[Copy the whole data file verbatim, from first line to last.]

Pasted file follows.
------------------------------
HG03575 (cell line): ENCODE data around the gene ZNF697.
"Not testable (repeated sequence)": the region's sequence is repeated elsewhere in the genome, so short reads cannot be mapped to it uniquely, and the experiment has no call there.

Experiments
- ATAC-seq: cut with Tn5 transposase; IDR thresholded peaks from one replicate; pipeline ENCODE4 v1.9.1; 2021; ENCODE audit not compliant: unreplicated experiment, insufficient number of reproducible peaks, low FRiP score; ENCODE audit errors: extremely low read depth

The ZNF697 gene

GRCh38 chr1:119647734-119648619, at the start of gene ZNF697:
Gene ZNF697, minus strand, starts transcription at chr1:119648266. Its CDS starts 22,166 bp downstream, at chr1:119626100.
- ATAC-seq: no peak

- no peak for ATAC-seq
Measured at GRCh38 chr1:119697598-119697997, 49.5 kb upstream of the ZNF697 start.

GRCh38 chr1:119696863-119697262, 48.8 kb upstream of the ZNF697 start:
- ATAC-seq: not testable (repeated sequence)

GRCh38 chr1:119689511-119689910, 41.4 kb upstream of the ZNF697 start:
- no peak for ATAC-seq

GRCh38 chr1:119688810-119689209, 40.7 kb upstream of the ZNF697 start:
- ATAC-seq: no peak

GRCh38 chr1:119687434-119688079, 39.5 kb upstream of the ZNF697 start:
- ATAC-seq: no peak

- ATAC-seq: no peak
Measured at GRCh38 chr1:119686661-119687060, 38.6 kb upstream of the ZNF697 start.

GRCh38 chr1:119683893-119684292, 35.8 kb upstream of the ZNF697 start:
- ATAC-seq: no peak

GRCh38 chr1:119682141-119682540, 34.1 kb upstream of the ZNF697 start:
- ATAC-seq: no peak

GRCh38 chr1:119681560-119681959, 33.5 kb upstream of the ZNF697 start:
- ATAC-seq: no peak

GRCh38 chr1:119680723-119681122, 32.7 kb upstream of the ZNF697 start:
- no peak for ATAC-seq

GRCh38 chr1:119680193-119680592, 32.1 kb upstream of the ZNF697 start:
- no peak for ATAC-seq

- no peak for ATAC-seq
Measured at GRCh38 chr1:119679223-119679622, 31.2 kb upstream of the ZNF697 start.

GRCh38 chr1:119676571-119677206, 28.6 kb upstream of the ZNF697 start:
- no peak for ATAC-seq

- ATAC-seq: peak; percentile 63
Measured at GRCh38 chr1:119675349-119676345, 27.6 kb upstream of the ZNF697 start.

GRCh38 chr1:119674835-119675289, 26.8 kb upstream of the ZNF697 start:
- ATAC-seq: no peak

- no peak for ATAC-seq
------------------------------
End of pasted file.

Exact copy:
HG03575 (cell line): ENCODE data around the gene ZNF697.
"Not testable (repeated sequence)": the region's sequence is repeated elsewhere in the genome, so short reads cannot be mapped to it uniquely, and the experiment has no call there.

Experiments
- ATAC-seq: cut with Tn5 transposase; IDR thresholded peaks from one replicate; pipeline ENCODE4 v1.9.1; 2021; ENCODE audit not compliant: unreplicated experiment, insufficient number of reproducible peaks, low FRiP score; ENCODE audit errors: extremely low read depth

The ZNF697 gene

GRCh38 chr1:119647734-119648619, at the start of gene ZNF697:
Gene ZNF697, minus strand, starts transcription at chr1:119648266. Its CDS starts 22,166 bp downstream, at chr1:119626100.
- ATAC-seq: no peak

- no peak for ATAC-seq
Measured at GRCh38 chr1:119697598-119697997, 49.5 kb upstream of the ZNF697 start.

GRCh38 chr1:119696863-119697262, 48.8 kb upstream of the ZNF697 start:
- ATAC-seq: not testable (repeated sequence)

GRCh38 chr1:119689511-119689910, 41.4 kb upstream of the ZNF697 start:
- no peak for ATAC-seq

GRCh38 chr1:119688810-119689209, 40.7 kb upstream of the ZNF697 start:
- ATAC-seq: no peak

GRCh38 chr1:119687434-119688079, 39.5 kb upstream of the ZNF697 start:
- ATAC-seq: no peak

- ATAC-seq: no peak
Measured at GRCh38 chr1:119686661-119687060, 38.6 kb upstream of the ZNF697 start.

GRCh38 chr1:119683893-119684292, 35.8 kb upstream of the ZNF697 start:
- ATAC-seq: no peak

GRCh38 chr1:119682141-119682540, 34.1 kb upstream of the ZNF697 start:
- ATAC-seq: no peak

GRCh38 chr1:119681560-119681959, 33.5 kb upstream of the ZNF697 start:
- ATAC-seq: no peak

GRCh38 chr1:119680723-119681122, 32.7 kb upstream of the ZNF697 start:
- no peak for ATAC-seq

GRCh38 chr1:119680193-119680592, 32.1 kb upstream of the ZNF697 start:
- no peak for ATAC-seq

- no peak for ATAC-seq
Measured at GRCh38 chr1:119679223-119679622, 31.2 kb upstream of the ZNF697 start.

GRCh38 chr1:119676571-119677206, 28.6 kb upstream of the ZNF697 start:
- no peak for ATAC-seq

- ATAC-seq: peak; percentile 63
Measured at GRCh38 chr1:119675349-119676345, 27.6 kb upstream of the ZNF697 start.

GRCh38 chr1:119674835-119675289, 26.8 kb upstream of the ZNF697 start:
- ATAC-seq: no peak

- no peak for ATAC-seq